Etikettarkiv: Aftonbladet

Sinziana Ravini Reviews Geist and Voice Over in Aftonbladet

A nice little text by Sinziana Ravini is published in Aftonbladet today delving through the interesting topics of staging criticism. The text is a double review of my own project Voice Over by Iaspis and Geist Magazine. Ravini purports that Geist truly intertwined their critique into the codes and mechanisms of desire meaning within the artworld. voice_over_cover_364British art theorist Gavin Butt has written extensively abut the death of the transcendental figure of Enlightenment that was placed at a special remove from society and thus away from ”the true object of criticism”. He renegotiates the question of the agent of criticism by stressing the performativity of the critical response and how these stagings of critique might deviate from conventional modes of criticism. Geist and Voice over can be bought here and here.

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Konstfuck acting Venomous – We Need a Remedy

Konstfack, Konstfcuk, Konstfuck. Now its reputation tumbles down one step more to the point of  “definitely no return whatsoever” by issuing legal scrutinizing of all artworks for this year’s graduation show. Student Magdalena Nordin will not be participating with her work since it infringes on several accounts of copyright infringement. The Konstfack lawyer Anders Stening has obviously just done his job (soulless as it may seem) but principal Ivar Björkman and head of the art department Olof Glemme should consider if they are fit to stay on their position as this explosive news spreads around the country and blog world. Cultural critic Martin Aagård writes a comment in Aftonbladet believing that artists now will (after the recent Swedish art scandals) be knowledgeable in both media spin and law. I beg to disagree. Although I wish he was right. Artists will not bother creating a forum for fighting the political and legal upsurge, but rather find ways of circumventing legal issues and moral fallacies along the way. This is both a sad and realist remark.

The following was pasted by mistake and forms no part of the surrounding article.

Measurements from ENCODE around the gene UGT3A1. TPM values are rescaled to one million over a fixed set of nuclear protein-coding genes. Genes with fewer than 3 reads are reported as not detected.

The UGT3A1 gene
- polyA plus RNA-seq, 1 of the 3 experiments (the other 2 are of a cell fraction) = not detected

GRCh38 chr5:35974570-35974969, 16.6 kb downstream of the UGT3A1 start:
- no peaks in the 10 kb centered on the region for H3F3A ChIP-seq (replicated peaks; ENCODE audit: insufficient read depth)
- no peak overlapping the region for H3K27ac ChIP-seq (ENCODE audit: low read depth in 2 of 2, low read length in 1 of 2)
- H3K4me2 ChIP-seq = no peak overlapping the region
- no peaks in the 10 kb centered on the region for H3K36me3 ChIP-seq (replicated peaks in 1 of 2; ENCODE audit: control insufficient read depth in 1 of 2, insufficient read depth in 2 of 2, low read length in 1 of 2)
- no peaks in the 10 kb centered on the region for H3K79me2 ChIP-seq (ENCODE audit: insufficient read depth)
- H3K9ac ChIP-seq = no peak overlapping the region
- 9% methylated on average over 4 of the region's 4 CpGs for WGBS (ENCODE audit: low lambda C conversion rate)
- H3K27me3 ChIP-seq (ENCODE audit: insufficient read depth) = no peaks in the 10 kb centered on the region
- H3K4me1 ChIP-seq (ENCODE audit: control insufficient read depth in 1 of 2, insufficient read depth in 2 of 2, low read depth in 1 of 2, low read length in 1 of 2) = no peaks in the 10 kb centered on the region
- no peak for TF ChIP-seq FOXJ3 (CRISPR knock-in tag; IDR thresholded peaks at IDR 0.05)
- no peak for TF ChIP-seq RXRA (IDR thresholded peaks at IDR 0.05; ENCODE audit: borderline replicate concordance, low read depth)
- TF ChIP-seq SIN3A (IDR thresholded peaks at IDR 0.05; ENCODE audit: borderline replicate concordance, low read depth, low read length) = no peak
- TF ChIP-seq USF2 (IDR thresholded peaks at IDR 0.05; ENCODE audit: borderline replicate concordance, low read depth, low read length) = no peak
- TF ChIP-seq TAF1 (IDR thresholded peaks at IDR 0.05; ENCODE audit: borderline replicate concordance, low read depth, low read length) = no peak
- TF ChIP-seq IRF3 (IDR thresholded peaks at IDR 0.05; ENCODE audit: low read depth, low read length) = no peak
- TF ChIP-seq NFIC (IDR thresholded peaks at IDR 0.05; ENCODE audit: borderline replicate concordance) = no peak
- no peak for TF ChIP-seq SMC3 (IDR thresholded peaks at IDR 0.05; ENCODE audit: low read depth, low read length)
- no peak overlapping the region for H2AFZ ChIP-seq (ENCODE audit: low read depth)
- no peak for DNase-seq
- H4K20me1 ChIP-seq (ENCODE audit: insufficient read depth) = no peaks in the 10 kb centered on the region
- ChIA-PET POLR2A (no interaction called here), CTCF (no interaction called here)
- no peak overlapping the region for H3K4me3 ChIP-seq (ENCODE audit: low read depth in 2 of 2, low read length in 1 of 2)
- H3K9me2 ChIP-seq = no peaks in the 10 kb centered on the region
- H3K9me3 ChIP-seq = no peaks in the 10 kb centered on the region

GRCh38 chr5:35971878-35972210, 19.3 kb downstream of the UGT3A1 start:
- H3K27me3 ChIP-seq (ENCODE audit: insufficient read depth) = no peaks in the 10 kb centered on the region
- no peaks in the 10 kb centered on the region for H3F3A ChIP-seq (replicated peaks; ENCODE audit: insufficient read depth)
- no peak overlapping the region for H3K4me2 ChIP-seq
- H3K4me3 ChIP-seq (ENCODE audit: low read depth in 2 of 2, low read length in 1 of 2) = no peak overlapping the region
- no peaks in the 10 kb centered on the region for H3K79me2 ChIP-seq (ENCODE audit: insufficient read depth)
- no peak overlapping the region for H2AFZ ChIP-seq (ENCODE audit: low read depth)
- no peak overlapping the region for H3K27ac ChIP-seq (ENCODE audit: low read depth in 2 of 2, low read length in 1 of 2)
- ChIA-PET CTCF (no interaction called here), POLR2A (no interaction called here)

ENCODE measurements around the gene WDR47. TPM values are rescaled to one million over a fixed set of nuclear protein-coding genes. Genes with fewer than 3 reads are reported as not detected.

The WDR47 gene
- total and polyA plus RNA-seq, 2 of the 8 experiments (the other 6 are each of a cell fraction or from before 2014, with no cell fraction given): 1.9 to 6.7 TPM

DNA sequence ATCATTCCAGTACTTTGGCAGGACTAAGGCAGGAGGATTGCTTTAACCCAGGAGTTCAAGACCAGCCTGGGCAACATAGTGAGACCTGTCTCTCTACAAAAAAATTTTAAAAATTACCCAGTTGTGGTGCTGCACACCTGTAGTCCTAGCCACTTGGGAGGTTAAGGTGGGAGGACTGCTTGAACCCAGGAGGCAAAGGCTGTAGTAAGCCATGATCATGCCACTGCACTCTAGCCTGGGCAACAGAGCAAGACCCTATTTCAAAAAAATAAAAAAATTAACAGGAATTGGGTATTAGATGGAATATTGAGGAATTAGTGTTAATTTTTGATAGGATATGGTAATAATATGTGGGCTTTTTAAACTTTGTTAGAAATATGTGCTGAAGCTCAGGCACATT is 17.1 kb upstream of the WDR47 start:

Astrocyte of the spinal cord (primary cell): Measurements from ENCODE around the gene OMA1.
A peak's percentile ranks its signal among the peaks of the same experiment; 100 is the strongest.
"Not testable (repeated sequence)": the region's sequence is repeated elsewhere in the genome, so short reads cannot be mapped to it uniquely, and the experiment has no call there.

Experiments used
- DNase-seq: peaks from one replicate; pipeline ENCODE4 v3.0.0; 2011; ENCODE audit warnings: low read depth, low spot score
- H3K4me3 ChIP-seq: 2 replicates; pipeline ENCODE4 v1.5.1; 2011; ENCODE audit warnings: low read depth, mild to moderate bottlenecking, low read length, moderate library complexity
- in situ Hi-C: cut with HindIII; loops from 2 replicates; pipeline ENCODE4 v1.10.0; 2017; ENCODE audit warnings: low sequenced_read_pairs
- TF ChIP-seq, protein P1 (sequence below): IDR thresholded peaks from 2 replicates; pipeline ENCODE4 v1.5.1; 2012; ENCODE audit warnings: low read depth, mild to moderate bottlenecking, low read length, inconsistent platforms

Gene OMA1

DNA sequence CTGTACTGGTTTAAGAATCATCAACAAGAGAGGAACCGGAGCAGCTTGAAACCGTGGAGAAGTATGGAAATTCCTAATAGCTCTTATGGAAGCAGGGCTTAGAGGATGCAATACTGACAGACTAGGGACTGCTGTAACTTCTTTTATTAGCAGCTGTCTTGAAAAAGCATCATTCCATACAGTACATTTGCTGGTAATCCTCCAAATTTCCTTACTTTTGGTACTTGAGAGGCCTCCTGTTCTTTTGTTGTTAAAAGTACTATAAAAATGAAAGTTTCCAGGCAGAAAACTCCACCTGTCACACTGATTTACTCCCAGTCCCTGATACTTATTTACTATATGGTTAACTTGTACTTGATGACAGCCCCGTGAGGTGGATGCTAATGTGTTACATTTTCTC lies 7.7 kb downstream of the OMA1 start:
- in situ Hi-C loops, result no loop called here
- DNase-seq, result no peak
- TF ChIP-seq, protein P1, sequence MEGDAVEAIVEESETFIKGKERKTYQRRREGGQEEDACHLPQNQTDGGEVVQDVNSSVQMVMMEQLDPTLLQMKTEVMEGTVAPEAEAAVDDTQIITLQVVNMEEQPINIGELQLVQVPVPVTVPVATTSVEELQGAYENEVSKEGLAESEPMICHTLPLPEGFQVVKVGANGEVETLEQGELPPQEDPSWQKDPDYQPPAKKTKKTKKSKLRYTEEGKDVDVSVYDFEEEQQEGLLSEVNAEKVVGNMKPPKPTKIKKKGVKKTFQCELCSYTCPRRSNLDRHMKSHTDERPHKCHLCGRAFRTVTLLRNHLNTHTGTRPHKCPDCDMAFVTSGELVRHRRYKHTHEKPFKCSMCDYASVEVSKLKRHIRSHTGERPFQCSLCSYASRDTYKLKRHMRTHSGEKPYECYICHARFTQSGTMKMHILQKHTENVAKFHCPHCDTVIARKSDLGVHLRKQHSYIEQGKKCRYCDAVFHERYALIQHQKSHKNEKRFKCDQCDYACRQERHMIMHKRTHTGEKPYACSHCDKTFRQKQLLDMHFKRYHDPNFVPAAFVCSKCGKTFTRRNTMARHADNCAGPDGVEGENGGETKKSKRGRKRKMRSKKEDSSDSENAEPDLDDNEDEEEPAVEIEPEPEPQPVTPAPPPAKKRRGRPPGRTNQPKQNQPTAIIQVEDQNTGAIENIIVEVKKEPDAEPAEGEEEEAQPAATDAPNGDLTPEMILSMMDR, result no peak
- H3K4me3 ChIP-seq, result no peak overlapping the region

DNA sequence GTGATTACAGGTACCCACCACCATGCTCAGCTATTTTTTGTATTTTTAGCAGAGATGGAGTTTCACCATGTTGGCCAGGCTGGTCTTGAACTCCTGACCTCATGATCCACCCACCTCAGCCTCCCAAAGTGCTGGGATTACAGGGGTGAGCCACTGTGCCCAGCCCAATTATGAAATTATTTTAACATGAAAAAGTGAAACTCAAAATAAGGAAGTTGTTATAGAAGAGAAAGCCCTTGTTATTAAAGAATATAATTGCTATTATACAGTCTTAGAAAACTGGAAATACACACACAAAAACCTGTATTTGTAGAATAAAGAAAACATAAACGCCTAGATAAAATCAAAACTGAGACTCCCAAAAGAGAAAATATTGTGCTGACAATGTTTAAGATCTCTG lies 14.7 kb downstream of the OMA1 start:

Hopefully some artists and cultural workers will not stand by and let Konstfack turn its cowardly head down, but rather start checking out and stirring up some heat in this undercooked stew.


Some Konstfack students was caugth defacing the Swedish flag. Kill em all!

Susan M Bielstein, lecturer on art, architecture and literature as well as working as an editor at Chicago University Press writes a radiant introduction to an aesthetic field that is not, as one might believe, a praise to freedom of choice for artists, but rather a complex system of permissions. As editor she has lots to say about the different ways which artists and artists are interlocked in a web of permission, fair use, copyright and the public domain. I have no general objections to the right of a piece of work, but I do take issue when the right to own and be rewarded as author infringes on the right of re-use, remix and reinterpretation.

One answer suiting these crazy times that Bielstein got after asking for permission to reproduce an artwork for a book was: “I’m sorry. The picture you asked after carries a curse.”

From the book Permissions – A survival guide. Blunt talk about Art as Intellectual Property.

For some interesting updates on art copyright and economics don’t miss the talk by Daniel McClean: Santiago Sierras ”DEATH COUNTER” at Magasin 3 the 8th of May. McClean has previously edited the great book Dear Images: Art, Copyright and Culture, 2002. Read it!

Eh… does someone even remember what Anna Odell was supposed to be doing at the Konstfack graduate show?

Comments by Vilks, DN

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The Reading of Kulturutredningen: Cultural Policy and Aftonbladet